WINNIPEG — A Winnipeg man’s relatives say they’re shocked that he’s been sentenced to 25 years to life in prison for the fatal stabbing of a homeless man in California.
They say Patrick Mark Dillon, who was hitchhiking across the U.S., is a loving family man who likes to rescue animals.
Dillon, who is 40, was convicted June 1 in a California court of first-degree murder in the 2008 death of Carlos Caldera.
The two were fishing on the Colorado River near Blythe, Calif.
Dillon worked in retail before going on disability because of a heart problem.
He had set out to hitchhike across the United States a few weeks before the stabbing.
“He just needed a break,” said his wife Teresa Dillon.
She said the family had just arranged to buy Dillon a plane ticket in December 2008 so he could be home for Christmas. Instead, he was arrested in Caldera’s slaying.
Court documents say Caldera, 57, and his mother picked up Dillon while on their way back to a campground where they lived. He stayed with them for the night.
The next day, after Caldera and Dillon went fishing on the river, Dillon left. Caldera was found shortly afterward bleeding and face-down on the riverbank. An autopsy showed he had been stabbed about 40 times, a prosecutor said.
Dillon’s lawyer argued that his client acted in self-defence after Caldera attacked him with a hammer. Deputy public defender Neil Harrison testified at the trial that Dillon prompted the attack by making fun of Caldera’s religion.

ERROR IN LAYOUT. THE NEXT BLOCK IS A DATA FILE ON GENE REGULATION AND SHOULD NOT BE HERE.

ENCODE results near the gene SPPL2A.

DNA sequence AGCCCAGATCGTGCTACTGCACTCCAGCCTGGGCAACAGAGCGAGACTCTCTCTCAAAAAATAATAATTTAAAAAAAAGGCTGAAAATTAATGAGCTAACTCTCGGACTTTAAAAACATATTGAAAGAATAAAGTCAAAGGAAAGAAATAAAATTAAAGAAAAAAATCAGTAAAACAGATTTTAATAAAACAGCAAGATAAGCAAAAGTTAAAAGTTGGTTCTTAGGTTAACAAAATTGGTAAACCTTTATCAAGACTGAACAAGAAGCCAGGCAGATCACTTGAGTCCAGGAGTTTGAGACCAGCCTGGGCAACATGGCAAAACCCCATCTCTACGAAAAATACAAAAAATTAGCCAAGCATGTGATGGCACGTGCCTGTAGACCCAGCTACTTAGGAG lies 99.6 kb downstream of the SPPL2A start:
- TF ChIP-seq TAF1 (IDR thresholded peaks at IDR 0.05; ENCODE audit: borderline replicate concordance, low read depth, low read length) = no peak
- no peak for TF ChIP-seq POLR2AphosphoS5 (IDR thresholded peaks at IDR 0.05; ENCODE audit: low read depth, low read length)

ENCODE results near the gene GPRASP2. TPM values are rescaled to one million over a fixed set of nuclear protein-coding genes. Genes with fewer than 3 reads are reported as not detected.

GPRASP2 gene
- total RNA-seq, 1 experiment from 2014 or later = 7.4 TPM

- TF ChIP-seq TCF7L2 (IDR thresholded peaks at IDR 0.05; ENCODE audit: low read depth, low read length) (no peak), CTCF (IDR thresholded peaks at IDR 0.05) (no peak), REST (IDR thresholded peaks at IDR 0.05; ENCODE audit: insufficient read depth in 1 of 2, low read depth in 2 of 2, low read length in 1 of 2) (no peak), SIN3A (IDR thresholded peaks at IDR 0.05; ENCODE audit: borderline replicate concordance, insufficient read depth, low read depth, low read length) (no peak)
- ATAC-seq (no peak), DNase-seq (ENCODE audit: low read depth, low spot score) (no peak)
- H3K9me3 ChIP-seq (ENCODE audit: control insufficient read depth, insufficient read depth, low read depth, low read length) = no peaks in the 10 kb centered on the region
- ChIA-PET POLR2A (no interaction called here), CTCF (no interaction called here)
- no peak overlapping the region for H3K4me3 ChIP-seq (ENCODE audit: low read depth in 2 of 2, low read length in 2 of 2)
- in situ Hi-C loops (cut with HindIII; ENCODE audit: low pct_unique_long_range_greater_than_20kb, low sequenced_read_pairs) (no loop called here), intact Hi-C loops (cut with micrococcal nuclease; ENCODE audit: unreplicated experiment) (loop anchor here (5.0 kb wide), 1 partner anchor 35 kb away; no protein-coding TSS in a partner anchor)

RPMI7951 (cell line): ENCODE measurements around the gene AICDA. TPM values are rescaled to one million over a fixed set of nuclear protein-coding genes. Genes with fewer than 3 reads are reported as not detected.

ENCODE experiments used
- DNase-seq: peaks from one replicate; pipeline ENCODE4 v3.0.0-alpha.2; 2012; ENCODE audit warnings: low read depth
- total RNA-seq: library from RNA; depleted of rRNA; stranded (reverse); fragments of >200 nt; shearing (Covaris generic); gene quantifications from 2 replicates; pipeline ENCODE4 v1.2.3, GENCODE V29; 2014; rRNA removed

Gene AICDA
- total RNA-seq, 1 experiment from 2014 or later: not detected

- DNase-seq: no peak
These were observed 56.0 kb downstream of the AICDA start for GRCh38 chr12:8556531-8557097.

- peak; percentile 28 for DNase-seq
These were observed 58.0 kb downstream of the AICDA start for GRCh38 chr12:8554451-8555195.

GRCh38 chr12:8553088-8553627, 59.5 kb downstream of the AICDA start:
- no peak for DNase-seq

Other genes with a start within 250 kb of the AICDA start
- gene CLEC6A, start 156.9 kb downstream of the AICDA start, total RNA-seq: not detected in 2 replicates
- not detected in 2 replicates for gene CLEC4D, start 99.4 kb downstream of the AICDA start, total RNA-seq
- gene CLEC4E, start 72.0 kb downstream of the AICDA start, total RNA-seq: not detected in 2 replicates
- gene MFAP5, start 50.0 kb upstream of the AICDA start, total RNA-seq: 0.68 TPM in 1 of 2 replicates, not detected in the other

Court heard no hammer was ever found.
Dillon’s family was never asked to testify.
They speak highly of the husband, father of seven and grandfather of three.
“I cannot imagine him doing anything of the sort. I’ve never, ever seen him hurt anybody. He won’t hurt an animal,” said Linda Dillon, his sister, who owns three stray cats he rescued. “The Patrick I know — it just doesn’t compute.”
The family has sent Dillon money. His brother and mother are planning to visit him. His wife said she is standing by him and is considering a request for him to serve his time in Canada.
It’s not Dillon’s first run-in with the law. He spent eight years in prison for several break-ins in the early 1990s. Relatives say he never committed another crime until the stabbing, which they believe was in self-defence.
“He’s very kind-hearted,” his wife said. “He’s not confrontational. He’s not one to go out and pick fights.”